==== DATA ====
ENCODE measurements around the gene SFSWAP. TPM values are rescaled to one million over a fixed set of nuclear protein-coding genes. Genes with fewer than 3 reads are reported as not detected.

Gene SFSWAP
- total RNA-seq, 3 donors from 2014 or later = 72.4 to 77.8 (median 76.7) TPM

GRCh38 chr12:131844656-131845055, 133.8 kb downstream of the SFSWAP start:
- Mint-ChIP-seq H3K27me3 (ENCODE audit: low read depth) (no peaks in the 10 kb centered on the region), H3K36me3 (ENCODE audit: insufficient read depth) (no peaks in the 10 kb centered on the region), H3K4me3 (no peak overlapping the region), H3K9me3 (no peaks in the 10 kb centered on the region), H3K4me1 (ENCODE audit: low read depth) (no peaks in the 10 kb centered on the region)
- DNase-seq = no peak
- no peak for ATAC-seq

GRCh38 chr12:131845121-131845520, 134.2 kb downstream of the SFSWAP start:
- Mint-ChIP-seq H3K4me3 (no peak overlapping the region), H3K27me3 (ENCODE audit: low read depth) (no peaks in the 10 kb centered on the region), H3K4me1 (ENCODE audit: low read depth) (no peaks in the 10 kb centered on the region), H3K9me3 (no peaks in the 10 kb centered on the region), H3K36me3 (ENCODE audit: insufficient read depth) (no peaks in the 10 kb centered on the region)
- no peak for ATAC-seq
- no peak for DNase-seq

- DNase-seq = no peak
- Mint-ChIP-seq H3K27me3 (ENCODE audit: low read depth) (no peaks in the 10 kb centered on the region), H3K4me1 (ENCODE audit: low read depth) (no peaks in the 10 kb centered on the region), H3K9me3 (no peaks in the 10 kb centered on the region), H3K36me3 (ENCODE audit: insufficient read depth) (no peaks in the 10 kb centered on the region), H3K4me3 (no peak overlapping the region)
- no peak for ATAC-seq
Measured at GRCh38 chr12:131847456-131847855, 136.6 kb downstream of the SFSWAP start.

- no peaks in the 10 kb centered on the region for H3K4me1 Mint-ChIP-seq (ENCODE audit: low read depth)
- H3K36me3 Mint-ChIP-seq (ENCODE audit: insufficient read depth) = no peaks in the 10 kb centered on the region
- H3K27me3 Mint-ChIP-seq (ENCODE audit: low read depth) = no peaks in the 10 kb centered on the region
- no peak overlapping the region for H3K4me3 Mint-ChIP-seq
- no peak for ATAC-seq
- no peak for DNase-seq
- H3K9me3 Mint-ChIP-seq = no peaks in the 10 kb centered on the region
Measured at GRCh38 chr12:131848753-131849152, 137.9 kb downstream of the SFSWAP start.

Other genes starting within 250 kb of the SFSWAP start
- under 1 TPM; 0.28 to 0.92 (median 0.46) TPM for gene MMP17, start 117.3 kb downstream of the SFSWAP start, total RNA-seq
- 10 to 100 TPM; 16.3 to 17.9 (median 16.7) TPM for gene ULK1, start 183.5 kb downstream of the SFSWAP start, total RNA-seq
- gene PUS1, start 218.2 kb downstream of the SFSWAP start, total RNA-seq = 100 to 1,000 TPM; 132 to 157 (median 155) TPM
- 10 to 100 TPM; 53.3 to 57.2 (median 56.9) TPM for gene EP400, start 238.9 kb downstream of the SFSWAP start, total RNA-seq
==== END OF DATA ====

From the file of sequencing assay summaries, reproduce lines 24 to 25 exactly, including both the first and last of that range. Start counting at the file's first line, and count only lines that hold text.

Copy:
Other genes starting within 250 kb of the SFSWAP start
- under 1 TPM; 0.28 to 0.92 (median 0.46) TPM for gene MMP17, start 117.3 kb downstream of the SFSWAP start, total RNA-seq